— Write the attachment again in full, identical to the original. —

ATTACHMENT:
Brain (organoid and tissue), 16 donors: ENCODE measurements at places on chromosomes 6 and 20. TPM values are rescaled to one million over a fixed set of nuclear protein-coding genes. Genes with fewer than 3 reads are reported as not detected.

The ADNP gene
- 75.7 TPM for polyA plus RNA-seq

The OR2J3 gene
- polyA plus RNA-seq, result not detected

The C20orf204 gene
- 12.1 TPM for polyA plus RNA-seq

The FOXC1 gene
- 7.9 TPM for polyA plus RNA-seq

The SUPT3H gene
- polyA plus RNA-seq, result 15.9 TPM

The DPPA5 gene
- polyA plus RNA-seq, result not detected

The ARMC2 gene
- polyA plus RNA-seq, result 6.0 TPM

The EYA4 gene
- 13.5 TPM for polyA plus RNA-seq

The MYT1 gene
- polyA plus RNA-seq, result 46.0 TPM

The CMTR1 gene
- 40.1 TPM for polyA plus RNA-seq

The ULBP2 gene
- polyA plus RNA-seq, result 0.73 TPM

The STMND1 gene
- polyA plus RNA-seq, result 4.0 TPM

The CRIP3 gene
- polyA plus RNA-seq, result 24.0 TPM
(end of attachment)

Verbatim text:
Brain (organoid and tissue), 16 donors: ENCODE measurements at places on chromosomes 6 and 20. TPM values are rescaled to one million over a fixed set of nuclear protein-coding genes. Genes with fewer than 3 reads are reported as not detected.

The ADNP gene
- 75.7 TPM for polyA plus RNA-seq

The OR2J3 gene
- polyA plus RNA-seq, result not detected

The C20orf204 gene
- 12.1 TPM for polyA plus RNA-seq

The FOXC1 gene
- 7.9 TPM for polyA plus RNA-seq

The SUPT3H gene
- polyA plus RNA-seq, result 15.9 TPM

The DPPA5 gene
- polyA plus RNA-seq, result not detected

The ARMC2 gene
- polyA plus RNA-seq, result 6.0 TPM

The EYA4 gene
- 13.5 TPM for polyA plus RNA-seq

The MYT1 gene
- polyA plus RNA-seq, result 46.0 TPM

The CMTR1 gene
- 40.1 TPM for polyA plus RNA-seq

The ULBP2 gene
- polyA plus RNA-seq, result 0.73 TPM

The STMND1 gene
- polyA plus RNA-seq, result 4.0 TPM

The CRIP3 gene
- polyA plus RNA-seq, result 24.0 TPM